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Opening April 2019

Xanax Detox and Withdrawal Symptoms: Professional Help for Xanax Addiction

Xanax is a medication in the Benzodiazepine classification of drugs that is usually given for the purpose of treating anxiety or panic attacks. At times, it is also given to treat insomnia. It works very quickly, and it can be prescribed as something people take every day, or as something they take when they need to. Sometimes doctors keep their patients on Xanax for too long, or the patient takes it too often, or increases the dosage on their own. When this occurs, a Xanax addiction is likely to form, and this can cause a lot of problems.

Many times, people become addicted to Xanax purely by accident. They may find out that they’re addicted to it when they forget a dose and start to have Xanax withdrawal symptoms. If you have a Xanax addiction, and you want to stop taking it safely, without having to worry about a lot of dangerous Xanax withdrawal symptoms, Xanax detox is an option you should definitely consider.

Reasons for Xanax Detox: Xanax Withdrawal

Getting through your Xanax withdrawal symptoms is the main reason for Xanax detox. Xanax withdrawal can be quite severe as time goes on if you choose to stop taking it on your own. You may experience both physical and psychological withdrawal symptoms like:

  • Headaches or body pains similar to the flu
  • Blurred vision
  • Upset stomach with vomiting
  • Cold or hot sweats
  • Difficulty sleeping at night
  • Severe, uncontrollable shaking

Seizures have also been reported, and rebound symptoms are fairly typical when stopping Xanax. Rebound symptoms are exhibited by a return in the severity of the symptoms you started taking the medication for. For example, if you started taking it because of anxiety, you may experience a sharp increase in the intensity of your panic attacks.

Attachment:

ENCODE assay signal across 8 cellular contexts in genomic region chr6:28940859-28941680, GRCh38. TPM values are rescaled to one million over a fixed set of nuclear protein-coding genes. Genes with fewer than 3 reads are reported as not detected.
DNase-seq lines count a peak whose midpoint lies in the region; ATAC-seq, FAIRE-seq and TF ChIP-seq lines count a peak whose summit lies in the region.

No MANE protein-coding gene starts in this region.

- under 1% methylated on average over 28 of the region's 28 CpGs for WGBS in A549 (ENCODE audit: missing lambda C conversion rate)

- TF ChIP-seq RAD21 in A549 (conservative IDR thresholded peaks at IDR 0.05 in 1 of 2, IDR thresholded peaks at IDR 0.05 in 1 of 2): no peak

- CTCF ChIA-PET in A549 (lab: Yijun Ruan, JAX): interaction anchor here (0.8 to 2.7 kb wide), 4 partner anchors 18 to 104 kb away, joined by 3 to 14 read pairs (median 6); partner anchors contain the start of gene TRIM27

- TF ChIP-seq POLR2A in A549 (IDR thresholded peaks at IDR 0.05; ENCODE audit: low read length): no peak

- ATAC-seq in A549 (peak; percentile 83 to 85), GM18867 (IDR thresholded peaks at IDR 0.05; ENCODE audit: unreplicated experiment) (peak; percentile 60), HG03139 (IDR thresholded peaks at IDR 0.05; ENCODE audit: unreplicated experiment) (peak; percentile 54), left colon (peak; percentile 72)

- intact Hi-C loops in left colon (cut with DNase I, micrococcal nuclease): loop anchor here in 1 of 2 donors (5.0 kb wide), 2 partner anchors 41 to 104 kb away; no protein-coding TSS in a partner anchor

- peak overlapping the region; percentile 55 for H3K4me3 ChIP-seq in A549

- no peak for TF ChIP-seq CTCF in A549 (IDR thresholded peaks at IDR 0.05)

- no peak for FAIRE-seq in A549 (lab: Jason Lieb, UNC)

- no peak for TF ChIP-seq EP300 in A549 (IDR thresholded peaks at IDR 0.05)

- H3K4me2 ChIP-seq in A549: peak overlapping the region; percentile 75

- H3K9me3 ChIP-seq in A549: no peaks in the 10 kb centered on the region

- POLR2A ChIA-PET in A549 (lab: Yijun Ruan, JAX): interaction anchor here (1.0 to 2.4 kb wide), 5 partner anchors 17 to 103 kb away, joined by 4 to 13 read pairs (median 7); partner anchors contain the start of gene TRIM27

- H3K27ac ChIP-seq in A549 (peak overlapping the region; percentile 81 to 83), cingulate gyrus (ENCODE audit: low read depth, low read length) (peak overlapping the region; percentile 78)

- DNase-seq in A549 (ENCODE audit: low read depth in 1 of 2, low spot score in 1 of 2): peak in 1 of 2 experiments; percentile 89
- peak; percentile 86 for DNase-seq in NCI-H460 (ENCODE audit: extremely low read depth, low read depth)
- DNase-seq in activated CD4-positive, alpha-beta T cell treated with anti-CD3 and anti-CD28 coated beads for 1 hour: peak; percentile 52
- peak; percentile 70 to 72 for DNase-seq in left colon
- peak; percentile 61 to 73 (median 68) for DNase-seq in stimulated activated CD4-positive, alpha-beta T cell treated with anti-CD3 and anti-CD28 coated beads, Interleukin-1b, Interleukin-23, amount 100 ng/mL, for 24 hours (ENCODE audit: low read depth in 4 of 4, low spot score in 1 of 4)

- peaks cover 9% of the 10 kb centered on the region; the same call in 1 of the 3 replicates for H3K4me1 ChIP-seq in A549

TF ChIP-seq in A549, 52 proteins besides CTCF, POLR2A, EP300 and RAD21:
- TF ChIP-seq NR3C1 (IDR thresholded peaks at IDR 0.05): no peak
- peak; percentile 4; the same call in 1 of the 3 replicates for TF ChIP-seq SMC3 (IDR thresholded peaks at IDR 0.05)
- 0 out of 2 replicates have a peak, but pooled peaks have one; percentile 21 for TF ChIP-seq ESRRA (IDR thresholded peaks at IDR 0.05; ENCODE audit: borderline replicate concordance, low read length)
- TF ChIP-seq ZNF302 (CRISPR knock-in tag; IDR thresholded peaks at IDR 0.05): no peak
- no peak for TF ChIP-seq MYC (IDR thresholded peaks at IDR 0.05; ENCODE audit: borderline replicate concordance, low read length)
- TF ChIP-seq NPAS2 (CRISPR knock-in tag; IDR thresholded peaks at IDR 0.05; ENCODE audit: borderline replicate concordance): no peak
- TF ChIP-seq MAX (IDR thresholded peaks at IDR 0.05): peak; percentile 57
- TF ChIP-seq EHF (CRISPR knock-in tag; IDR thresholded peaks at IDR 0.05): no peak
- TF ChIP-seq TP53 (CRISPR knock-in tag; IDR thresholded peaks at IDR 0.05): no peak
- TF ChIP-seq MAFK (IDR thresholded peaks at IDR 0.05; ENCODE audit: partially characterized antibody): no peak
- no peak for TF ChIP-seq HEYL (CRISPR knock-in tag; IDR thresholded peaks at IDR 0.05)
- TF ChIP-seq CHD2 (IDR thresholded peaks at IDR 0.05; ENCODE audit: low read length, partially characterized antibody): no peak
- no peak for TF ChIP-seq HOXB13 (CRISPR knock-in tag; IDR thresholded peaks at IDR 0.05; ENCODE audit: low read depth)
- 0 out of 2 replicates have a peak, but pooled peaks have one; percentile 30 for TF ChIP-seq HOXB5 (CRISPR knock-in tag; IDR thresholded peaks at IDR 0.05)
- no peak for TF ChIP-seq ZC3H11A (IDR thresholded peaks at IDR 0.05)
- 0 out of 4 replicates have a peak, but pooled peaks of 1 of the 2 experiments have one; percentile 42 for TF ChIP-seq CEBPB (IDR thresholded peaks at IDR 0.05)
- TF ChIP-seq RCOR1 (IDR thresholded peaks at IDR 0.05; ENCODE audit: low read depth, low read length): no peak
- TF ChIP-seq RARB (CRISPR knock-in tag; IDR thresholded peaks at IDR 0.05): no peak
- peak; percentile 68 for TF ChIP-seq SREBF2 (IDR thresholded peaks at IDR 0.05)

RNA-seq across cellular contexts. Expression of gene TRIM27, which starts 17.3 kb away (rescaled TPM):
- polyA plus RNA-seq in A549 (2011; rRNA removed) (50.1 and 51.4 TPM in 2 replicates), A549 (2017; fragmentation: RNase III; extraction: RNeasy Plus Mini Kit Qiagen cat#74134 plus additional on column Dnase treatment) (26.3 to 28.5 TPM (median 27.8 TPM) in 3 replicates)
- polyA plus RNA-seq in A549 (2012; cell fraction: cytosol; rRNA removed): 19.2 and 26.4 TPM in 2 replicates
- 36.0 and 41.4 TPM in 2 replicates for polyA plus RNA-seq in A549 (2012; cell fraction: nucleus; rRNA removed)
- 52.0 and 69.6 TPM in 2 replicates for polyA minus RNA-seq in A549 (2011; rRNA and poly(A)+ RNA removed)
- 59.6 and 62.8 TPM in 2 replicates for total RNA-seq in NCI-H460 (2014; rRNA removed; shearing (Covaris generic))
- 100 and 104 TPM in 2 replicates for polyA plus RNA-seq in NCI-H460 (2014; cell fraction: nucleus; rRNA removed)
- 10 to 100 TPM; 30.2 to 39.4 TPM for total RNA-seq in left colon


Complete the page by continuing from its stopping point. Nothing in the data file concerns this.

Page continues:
Fortunately, you don’t have to go through all of these withdrawal symptoms on your own, and choosing to get help from a Xanax detox can lessen them and help you have a shorter withdrawal period.

What Does the Xanax Withdrawal Timeline Look Like?

One of the questions people often want to know is, how long does Xanax withdrawal last? That’s an excellent question, and the answer depends on a variety of different factors. Your Xanax withdrawal can last a few weeks, or it can last for several months or even longer. It all depends on how much you were taking, how long you’ve been taking it, and your physical ability to rid your body of toxins.

An example of your Xanax withdrawal timeline might look like this:

  • Within the first 12 hours: Xanax wears off within the first six hours, and when that happens, withdrawal starts to occur. You may become increasingly anxious and irritable.
  • Between days 1 and 4: Symptoms increase in their intensity, and the fourth day is usually the peak of rebound symptoms. You may develop shakiness and muscle pain during this time.
  • Between days 5 and 14: You may continue to experience withdrawal symptoms to a lesser degree during this time, but you also can have certain days when they are remarkably worse than others.